Looking for a cheap and vintage feel negative film for everyday use? It's a 135mm film, colour negative and yields amazing washed out tones. Here it is, the Kodak Ultramax 400!
Bear with me as this is my first review on lomography. Hope fellow lomographers will enjoy reading this small little review! :)
This film has always been in my camera bag for almost every trip out and it never fail to impress me with its “tumblr” and “vintage” feel in the photos. It first caught my eye when I was at the photo lab because it was the cheapest film in store. Without any thoughts, I got it and here are the results!
Taken with my Konica C35 Automatic.
I went to try it out with my Holga 135BC too!
and in the night, it came out yellowish under indoors, taken with Holga 135BC.
Thanks for viewing and I’ll hope you’ll get a roll of Kodak Ultramax 400 soon too! :)
The entire Kodak Elitechrome series belong to my favorite films. From the EB, to the EBX, ED, and EL; they all have great features once you know how to use them well. The EL with its 400 ISO hardly gets any attention, which is also because of the fact that it is more uncommon. But that is about to change with this. Here's some e-love.
Here are some self portraits that I took using my Lubitel 2 and a roll of expired film. I used old chemicals, an incorrect ratio, and I under fixed the film during development and washed it in boiling hot water. See how it all turned out.
The New Petzval Lens comes in 2 lens mount variations. You can purchase a New Petzval Lens with Canon EF mount, or one with a Nikon F mount. The lens works with both analogue and digital cameras with this type of lens mount. There also is a range of adapters available in our Online Shop to use your Petzval Lens on various other (d)SLRs or even compact system cameras!
Julian Hand is a film artist and visual projectionist for our latest LomoAmigos The Oscillation. He uses traditional analogue techniques to create swirling, trippy and beautifully tactile films and light shows. He uses Super 8 film, coloured inks, washing up liquid, soap and acetate to create these images and visuals. He embraces all things analogue! I brought an LC-A+, some 1600 ISO film and captured him at work.
If you are looking for a panoramic camera to document your adventures on the beach, you should try the Sprocket Rocket. It's easy to use, cheap, and can get you amazing results! In this article, you can see how I used this camera to document a short vacation in Liguria, from Varazze to Alassio. Take a look after the jump!
Unfortunately, it happens sometimes that your resulting pictures are not what you expected - the image doesn't look that good, the colors are bland, and the subject is banal. Indeed, it couldn't be picture of the year! Herein I propose a second chance for your pictures by modifying your 35mm negatives. Just pick up some ideas from here, experiment, and scan your negatives with the Lomography Smartphone Scanner. Anything is possible: burning, scratching, putting on hydrochloric acid, balsamic vinegar, nail polish, bleach, or raspberry juice... use your imagination and write down your new film soup recipe! You can find a sample of the effects in this article.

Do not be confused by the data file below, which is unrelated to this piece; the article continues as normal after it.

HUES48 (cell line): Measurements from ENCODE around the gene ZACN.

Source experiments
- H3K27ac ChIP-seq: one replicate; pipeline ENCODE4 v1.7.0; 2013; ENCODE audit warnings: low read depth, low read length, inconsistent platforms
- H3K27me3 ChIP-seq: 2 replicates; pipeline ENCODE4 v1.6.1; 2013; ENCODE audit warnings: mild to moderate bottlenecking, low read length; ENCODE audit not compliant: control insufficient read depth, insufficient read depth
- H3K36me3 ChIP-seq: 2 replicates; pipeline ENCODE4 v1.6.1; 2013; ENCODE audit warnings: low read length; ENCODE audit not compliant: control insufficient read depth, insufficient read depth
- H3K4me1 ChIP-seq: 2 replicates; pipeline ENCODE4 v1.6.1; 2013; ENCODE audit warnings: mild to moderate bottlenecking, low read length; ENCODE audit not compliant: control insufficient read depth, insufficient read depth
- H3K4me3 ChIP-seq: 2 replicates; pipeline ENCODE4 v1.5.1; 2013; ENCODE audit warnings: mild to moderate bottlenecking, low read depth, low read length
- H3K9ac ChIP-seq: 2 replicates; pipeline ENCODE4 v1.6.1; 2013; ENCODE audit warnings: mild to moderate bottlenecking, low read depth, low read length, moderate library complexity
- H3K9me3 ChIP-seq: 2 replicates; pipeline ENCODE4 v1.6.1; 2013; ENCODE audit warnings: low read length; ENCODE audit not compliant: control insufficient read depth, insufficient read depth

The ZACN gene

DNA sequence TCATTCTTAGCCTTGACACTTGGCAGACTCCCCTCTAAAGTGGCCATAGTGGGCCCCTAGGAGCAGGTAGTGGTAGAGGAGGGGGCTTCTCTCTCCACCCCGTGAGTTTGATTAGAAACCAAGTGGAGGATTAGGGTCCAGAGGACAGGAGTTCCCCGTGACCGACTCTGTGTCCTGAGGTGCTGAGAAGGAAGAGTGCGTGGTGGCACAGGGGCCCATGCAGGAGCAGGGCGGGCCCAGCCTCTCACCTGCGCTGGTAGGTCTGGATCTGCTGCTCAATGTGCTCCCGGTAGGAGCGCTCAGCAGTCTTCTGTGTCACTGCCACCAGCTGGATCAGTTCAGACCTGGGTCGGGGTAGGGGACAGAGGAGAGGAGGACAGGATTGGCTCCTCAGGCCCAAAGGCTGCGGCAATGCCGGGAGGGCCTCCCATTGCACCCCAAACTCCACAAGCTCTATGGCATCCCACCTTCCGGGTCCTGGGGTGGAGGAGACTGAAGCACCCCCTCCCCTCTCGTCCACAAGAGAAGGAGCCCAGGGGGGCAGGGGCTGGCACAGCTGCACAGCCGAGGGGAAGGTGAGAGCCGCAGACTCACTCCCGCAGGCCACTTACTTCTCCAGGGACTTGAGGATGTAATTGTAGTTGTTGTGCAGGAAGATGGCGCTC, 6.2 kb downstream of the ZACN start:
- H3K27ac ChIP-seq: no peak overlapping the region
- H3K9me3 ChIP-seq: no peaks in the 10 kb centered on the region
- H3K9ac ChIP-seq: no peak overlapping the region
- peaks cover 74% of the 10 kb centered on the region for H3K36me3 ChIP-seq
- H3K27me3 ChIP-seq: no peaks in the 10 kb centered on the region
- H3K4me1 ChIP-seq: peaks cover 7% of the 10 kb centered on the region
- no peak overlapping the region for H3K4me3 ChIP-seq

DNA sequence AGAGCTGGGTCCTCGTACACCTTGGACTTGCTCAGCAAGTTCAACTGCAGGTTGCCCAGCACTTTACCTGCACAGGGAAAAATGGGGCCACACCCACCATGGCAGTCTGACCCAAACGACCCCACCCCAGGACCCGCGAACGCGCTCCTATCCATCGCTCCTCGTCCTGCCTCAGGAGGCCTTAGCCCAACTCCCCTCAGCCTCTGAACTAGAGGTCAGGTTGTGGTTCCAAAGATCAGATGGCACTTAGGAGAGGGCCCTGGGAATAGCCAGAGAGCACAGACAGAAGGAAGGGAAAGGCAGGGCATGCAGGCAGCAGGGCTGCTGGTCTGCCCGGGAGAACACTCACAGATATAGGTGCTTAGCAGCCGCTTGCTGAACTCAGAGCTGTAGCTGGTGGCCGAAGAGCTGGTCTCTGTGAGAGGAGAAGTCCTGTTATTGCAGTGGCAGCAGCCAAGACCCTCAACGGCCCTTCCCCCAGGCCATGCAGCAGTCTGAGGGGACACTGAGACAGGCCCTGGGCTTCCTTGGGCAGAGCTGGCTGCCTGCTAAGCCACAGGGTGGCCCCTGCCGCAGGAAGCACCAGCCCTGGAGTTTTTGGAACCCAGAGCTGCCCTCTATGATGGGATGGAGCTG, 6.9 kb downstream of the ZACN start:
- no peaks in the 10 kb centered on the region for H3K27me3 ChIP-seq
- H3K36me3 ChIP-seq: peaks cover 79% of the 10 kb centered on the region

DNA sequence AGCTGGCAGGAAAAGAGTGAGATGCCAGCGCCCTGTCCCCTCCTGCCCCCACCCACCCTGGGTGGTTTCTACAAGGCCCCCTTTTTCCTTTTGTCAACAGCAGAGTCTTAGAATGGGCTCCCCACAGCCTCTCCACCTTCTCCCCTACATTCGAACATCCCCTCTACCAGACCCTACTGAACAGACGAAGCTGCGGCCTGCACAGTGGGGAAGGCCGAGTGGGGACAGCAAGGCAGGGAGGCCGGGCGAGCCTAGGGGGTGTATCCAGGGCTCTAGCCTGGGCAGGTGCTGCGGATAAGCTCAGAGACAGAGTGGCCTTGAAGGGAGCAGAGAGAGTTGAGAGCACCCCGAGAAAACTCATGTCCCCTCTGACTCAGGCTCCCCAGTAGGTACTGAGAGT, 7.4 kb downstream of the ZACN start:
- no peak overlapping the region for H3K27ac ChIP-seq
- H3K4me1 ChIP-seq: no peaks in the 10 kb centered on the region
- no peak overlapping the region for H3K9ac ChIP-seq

Shake well and apply to fabric. Blot out excess using a paper towel. Create your design using Inkofilm or anything that casts a shadow. Expose to sunlight or bright UV light for 10-20 minutes or until color reaches full saturation. Machine wash using Inkowash to remove unexposed dye. Double your exposure time in overcast weather. Enjoy the "wow" result!
If you happen to come across an expired Lomography Color Negative 400 ISO 120 film pack, either in a store or on the Internet, get one and be ready for an exciting experience. You'll definitely get more from it!
The LomoChrome Purple XR 100-400 is a color negative film that uses false colors and gives your images an infrared effect. In fact, the greens turn to purple and yellows turn to pink. See how it fares on a photowalk after the jump.
Photos shot with a New Petzval lens are immediately recognizable for their super-sharp focus areas and wonderful swirly bokeh effect. Each New Petzval lens is crafted from brass (just like the original Petzval lens) and features premium glass optics. Together with Lomography, the lenses have been designed and constructed by a team of optics specialists at the Zenit factory in Russia. Zenit are master lens manufacturers and have the skill to build the Petzval lens for use with today’s SLR cameras.
Roberto wanted to get redscale films during his visit to a Lomography shop in Amsterdam. Due to some twist of fate, the shop did not have stocks of it at that time. So, he ended getting rolls of Lomography Color Negative 400 instead.
Little did he know, this film is what he exactly needs to have a complete Lomography experience. Read on to find out more about robertofiuza and his Weapon of Choice - Lomography Color Negative 400!
Arat Komsawadichai aka Huge is a photographer from Thailand who is passionate about film photography. He used to be a regular at the Lomography Soho store and would often hang out in the shop and help customers out just because he's so crazy about film! Arat recently had the opportunity to shoot his brother's wedding using the Petzval Lens and LomoChrome Purple film, yielding fascinating results.